DNA exoneration of co-defendant lifts murder conviction of Cleveland Wright in 1978 killings


Cleveland Wright, 55, falls into thought outside his parents’ home on Aug. 17, 2013, in Washington. (Jahi Chikwendiu/Washington Post)
January 17

Prosecutors have agreed that a court should throw out the conviction of a District man who spent 28 years in prison for murder, acknowledging that flaws in their case were revealed by DNA testing that exonerated his co-defendant.

U.S. Attorney Ronald C. Machen Jr. cited discredited scientific evidence in agreeing to dismiss charges against Cleveland Wright, 55.

It is as much a prosecutor’s “duty to refrain from improper methods calculated to produce a wrongful conviction as it is to use every legitimate means to bring about a just one,” Machen wrote in court papers, quoting an oft-cited 1935 U.S. Supreme Court opinion. In the papers, signed Wednesday and received by Wright’s attorneys Friday, Machen stopped short of joining Wright’s bid for a declaration of innocence, but he said he would not try Wright again.

Wright was convicted of murdering a District floral shop worker in an early morning robbery in July 1978. He was released from prison and placed on lifetime parole in 2007.

Thirty-five years ago, Wright, then 20, and Santae Tribble, then 17, were childhood friends who were accused of teaming up to rob and kill two men using the same gun, two weeks apart, in the same Southeast Washington neighborhood.

Both defendants were charged in both killings. But Tribble was acquitted in the slaying of the flower shop worker, and Wright was acquitted in the slaying of a cabdriver.

DNA testing in 2012 indicated that prosecutors and the FBI Laboratory were incorrect in linking Tribble to a hair found in a stocking near the cabbie’s killing. A witness said the killer had worn a stocking mask, but DNA testing found that hairs in the stocking came from neither Wright nor Tribble.

In December 2012, D.C. Superior Court Judge Laura A. Cordero found that “by clear and convincing evidence,” Tribble was not guilty and that he had nothing to do with the crime of which he was convicted.

In August, Wright asked Cordero to review his conviction in the killing of the flower shop worker. “If neither of them was the masked murderer of [the first victim], then neither of them was the murderer of [the second], as the same gun was used to kill both men under similar circumstances,” wrote Sandra K. Levick, chief of special litigation for the D.C. Public Defender Service, which handled each man’s post-conviction petitions.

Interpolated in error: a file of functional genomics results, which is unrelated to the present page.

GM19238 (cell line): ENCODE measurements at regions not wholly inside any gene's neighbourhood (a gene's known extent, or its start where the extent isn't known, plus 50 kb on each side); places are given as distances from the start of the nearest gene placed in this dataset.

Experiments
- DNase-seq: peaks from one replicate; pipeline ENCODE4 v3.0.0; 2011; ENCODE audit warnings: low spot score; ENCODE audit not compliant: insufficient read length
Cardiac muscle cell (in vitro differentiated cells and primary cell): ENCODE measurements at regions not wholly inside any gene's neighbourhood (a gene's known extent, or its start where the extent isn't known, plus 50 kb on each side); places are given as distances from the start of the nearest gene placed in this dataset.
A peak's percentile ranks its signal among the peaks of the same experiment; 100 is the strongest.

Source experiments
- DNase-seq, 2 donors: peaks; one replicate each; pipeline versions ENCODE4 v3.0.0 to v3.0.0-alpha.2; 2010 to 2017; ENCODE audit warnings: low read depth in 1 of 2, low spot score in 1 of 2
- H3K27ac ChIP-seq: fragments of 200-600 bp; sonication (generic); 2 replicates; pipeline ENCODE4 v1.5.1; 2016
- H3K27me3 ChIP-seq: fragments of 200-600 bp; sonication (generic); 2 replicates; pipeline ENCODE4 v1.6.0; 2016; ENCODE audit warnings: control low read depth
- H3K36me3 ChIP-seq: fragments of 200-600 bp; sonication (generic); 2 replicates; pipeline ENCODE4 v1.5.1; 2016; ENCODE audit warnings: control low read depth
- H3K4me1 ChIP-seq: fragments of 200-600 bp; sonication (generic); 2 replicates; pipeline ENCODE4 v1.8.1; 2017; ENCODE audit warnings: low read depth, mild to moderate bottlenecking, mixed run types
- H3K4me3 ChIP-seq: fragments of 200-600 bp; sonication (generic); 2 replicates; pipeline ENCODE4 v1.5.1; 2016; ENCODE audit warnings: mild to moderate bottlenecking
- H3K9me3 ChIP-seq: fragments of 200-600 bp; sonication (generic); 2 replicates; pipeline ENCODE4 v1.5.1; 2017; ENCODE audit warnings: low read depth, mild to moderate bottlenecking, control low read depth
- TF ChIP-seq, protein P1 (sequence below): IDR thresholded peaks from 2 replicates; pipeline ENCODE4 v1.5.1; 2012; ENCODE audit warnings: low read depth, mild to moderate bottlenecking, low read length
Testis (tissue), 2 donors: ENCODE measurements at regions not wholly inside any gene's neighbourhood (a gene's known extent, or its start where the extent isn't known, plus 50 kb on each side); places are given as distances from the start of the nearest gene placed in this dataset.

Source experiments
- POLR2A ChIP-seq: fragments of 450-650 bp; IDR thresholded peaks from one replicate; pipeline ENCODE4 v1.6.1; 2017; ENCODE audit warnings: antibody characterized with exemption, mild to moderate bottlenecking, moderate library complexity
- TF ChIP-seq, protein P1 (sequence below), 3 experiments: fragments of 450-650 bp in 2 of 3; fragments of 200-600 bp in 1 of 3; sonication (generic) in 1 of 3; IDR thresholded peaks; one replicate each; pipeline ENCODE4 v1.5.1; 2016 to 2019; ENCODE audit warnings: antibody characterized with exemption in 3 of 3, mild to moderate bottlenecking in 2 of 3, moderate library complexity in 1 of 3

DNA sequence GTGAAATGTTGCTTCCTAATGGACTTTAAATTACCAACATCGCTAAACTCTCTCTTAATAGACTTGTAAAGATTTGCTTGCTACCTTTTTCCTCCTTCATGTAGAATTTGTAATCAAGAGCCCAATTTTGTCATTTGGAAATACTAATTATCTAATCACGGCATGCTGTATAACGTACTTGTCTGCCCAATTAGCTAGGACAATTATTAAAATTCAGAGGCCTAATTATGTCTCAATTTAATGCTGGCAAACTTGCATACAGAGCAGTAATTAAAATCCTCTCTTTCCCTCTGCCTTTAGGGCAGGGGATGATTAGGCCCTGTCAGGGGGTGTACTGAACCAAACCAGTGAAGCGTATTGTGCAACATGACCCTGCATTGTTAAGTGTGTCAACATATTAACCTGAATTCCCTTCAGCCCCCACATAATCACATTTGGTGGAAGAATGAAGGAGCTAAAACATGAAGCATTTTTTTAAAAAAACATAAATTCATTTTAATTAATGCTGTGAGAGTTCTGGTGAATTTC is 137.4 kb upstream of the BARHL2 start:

In its reply, Machen’s office agreed that the prosecutions’ reliance on now-discredited hair evidence should void Wright’s conviction and that the government is not in a position to develop new evidence 35 years after the slaying. Prosecutors also noted that Cordero had declared Wright’s co-defendant innocent.

“The interest of the United States ‘in a criminal prosecution is not that it shall win a case, but that justice shall be done,’ ” Machen wrote, again citing the high court’s 1935 opinion in Berger v. United States.

Machen said the government took no position on Wright’s petition for a certificate of innocence, which would help him obtain financial compensation, the same stance he took in Tribble’s case.

Levick said that Wright wept upon hearing the news Friday and that he would continue to ask the court for full exoneration.

“For 35 years Cleveland Wright has protested his innocence. Today we learned that the United States is vindicating his quest for justice,” Levick said in a written statement. “On Mr. Wright’s behalf, [the Public Defender Service] looks forward to what it hopes will be quick action by the court on our pending motion.”

The flower shop worker, William Horn, 52, was killed as he walked from his car to his apartment building about 2:30 a.m. July 13, 1978. The cabdriver, John McCormick, 63, was slain on his front porch 13 days later, after he parked his cab about 3:10 a.m. Both men were shot with .32-caliber bullets that police said were fired from the same weapon blocks from Tribble’s mother’s home.

Tribble’s case was featured in a series of reports in The Washington Post about flaws in FBI hair examinations that had led to wrongful convictions in the District and elsewhere.

Spencer S. Hsu is an investigative reporter, two-time Pulitzer finalist and national Emmy award nominee.
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